A report by the World Wildlife Fund (WWF) into the seas around Melanesian has calculated that its Gross Marine Product is equivalent to the combined economies of Fiji and the Solomon Islands and argues it requires special stewardship. An Asian Development Bank (ADB) report points to particular issues in tuna fishing.
The WWF report found that Melanesia’s ocean assets are worth a minimum or US$548 billion (K1.736 trillion). This estimate includes fisheries and marine habitats, as well as services such as coastlines and carbon absorption.
The report estimates that the annual ‘Gross Marine Product’ of the Melanesian region (an equivalent of a country’s annual gross domestic product) is worth at least US$5.4 billion (K17.1 billion). This makes it the third largest ‘economy’ in the region.
‘It is time to reset the agenda before this ocean capital base collapses.’
‘The ocean can be seen as a “shared wealth fund”, with the principal capital of the Melanesian region being eroded at a rate that undermines the ocean’s value for current and future generations,’ the report says.
The WWF report assesses the economic value by aggregating the primary assets of the ocean: marine fisheries, mangroves, coral reefs and seagrass. It then added adjacent or ancillary assets: productive coastlines (focused on tourism) and carbon absorption.
‘It is time to reset the agenda before this ocean capital base collapses,’ the report says.
‘The good news is that rapid action on a number of key issues will deliver benefits for ocean systems and the people who depend on them.
‘Some of the benefits could be reinstated in a relatively short period of time.’
‘Fishing requires very little initial investment and training and it cannot easily be substituted by other sources of income or food.’
The report lists ‘essential actions’ to protect the ocean assets. They include creating roadmaps and spatial planning and eco-system based approaches to resource based management.
The WWF report says the actual value may be considerably higher than indicated by the economic statistics. It says fishing helps people maintain a stable source of income independent of market uncertainty, and ‘is an important factor in social cohesion.’
The report notes that fishing requires very little initial investment and training and it cannot easily be substituted by other sources of income or food.
‘Increasing productivity in the fisheries sector ‘could help boost jobs’ in PNG.’
‘The value that local communities attribute to money, and its function in life, differs widely from common economic assumptions.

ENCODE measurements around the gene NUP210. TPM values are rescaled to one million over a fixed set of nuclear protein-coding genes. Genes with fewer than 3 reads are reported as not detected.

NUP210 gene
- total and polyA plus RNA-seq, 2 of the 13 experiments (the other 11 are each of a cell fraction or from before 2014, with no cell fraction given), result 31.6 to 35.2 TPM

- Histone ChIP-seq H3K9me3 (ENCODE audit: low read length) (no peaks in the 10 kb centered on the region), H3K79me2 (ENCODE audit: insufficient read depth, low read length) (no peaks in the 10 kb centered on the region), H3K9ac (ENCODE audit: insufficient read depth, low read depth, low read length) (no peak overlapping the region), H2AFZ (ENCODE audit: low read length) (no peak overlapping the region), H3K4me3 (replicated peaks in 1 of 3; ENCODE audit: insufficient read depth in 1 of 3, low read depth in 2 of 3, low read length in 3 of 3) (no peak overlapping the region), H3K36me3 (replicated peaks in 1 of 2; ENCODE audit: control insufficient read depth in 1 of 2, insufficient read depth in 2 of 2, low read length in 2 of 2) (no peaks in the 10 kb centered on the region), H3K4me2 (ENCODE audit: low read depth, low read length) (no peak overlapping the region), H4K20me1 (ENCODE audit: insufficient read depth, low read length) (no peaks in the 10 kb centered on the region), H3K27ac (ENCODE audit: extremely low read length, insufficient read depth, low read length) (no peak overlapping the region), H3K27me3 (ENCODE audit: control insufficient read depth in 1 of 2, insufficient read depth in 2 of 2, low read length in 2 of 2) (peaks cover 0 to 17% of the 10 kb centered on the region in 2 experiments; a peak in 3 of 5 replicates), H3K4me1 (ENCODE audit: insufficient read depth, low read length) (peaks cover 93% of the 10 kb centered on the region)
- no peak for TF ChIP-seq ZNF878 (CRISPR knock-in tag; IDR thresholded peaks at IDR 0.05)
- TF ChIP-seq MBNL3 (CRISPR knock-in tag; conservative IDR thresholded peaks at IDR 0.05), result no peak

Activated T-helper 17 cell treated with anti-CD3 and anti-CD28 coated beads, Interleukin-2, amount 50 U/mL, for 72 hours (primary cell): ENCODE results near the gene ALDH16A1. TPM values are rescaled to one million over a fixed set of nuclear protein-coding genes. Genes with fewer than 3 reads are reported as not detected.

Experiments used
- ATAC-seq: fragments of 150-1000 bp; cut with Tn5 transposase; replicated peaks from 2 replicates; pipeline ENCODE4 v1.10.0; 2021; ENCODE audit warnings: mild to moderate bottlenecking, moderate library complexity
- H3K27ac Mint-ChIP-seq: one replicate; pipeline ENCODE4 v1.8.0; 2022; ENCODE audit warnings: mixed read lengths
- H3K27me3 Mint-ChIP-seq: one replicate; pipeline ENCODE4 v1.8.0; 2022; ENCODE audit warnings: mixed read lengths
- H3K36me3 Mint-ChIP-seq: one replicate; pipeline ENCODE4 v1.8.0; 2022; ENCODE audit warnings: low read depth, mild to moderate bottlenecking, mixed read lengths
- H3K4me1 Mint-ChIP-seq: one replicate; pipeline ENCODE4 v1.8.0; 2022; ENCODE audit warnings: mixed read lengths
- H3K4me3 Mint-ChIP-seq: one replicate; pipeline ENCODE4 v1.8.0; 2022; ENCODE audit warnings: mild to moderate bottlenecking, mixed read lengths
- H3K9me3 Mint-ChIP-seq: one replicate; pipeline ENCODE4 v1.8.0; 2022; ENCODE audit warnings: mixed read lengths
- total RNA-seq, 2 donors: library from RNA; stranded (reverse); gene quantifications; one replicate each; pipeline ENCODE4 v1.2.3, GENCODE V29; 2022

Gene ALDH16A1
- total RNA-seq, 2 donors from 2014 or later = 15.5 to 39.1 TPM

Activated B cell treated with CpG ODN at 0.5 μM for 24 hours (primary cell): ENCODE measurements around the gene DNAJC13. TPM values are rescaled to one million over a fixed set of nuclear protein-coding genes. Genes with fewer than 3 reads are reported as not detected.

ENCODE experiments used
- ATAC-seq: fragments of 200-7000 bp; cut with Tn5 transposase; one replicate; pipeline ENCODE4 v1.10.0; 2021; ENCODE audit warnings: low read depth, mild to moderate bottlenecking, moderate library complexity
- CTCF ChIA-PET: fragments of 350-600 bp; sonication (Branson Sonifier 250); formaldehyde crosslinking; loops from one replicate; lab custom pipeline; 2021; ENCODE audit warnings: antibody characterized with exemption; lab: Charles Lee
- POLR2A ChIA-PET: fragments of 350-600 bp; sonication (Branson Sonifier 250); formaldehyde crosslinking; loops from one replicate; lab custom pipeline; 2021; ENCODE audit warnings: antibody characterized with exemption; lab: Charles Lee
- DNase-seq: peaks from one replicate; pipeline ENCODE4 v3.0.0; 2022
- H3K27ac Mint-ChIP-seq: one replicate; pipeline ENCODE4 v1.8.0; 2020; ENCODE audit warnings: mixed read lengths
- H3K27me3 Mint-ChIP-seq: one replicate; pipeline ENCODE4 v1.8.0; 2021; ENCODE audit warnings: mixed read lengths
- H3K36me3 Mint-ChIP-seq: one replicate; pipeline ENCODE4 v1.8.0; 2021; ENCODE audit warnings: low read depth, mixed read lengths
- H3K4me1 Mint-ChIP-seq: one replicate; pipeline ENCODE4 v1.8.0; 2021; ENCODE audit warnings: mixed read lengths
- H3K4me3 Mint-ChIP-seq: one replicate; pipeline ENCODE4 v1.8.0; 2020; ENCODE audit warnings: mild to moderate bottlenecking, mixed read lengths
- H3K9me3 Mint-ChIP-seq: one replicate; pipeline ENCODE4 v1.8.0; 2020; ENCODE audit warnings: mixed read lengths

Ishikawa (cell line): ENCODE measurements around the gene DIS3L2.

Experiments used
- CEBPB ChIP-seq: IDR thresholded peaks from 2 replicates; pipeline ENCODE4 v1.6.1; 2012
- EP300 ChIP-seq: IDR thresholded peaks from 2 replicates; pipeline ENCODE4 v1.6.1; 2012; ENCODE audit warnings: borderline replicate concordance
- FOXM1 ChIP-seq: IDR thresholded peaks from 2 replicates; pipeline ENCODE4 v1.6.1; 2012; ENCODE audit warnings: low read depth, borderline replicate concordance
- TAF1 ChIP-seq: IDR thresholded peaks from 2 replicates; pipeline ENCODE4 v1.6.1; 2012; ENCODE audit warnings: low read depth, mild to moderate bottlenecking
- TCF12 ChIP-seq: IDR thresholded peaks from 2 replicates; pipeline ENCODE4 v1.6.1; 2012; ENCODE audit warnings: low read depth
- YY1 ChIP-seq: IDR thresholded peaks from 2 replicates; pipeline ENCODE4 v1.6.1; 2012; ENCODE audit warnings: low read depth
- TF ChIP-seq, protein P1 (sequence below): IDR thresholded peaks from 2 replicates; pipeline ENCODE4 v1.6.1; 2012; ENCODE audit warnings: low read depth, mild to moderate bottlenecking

‘For example, island societies assign value to items that lack exchange equivalents, or relative prices, and which therefore are difficult to include in a classical economic evaluation.’
Meanwhile, a recent report by the ADB says catch rates of some varieties of tuna would have to fall by over half to remain sustainable. The report adds that increasing productivity in the fisheries sector ‘could help boost jobs’ in PNG.
According to the ADB, the annual tuna fisheries catch in the Western and Central Pacific Ocean averaged 2.7 million metric tons, valued at US$6.1 billion (K19.3 billion) over 2011–2015.
Of this, around 1.6 million metric tons, worth US$3.1 billion (K9.8 billion), was taken in exclusive economic zones (EEZs) of the Pacific Island Forum Fisheries Agency (FFA) members.
One area of particular concern is albacore, a type of tuna. ‘For a number of years, Pacific fisheries ministers have called for urgent action to address the depletion of the south Pacific albacore stock, which makes up around 55–60 per cent of the catch taken in the southern long line fishery,’ the report says.
‘Declining catch rates reduce the viability of domestic fleets, and the ability of Pacific Island Countries to levy access fees on foreign vessels.’
‘Despite efforts to implement tighter management through the Western and Central Pacific Fisheries Commission (WPCFC), effort in the southern longline fishery has continued to grow, depleting stocks of albacore tuna such that catch rates are often below economically viable levels for many Pacific island domestic vessels.
‘Since 2011, persistently low catch rates have resulted in poor economic conditions for the southern longline fishery and forced Pacific island vessels to tie up for extended periods or to exit the fishery.
‘While the albacore stock is currently biologically healthy, if recent effort levels are maintained the size of the stock will continue to decline as will catch rates.’
The ADB report says declining catch rates reduce the viability of domestic fleets, and the ability of Pacific Island Countries to levy access fees on foreign vessels.
‘If vessels can easily shift their fishing activity elsewhere, or the rights created are freely available to any vessel that seeks them, the system will fail,’ the report says.
It argues that to make a rights based system work there needs to be ‘a high level of regional cooperation and shared policy development.’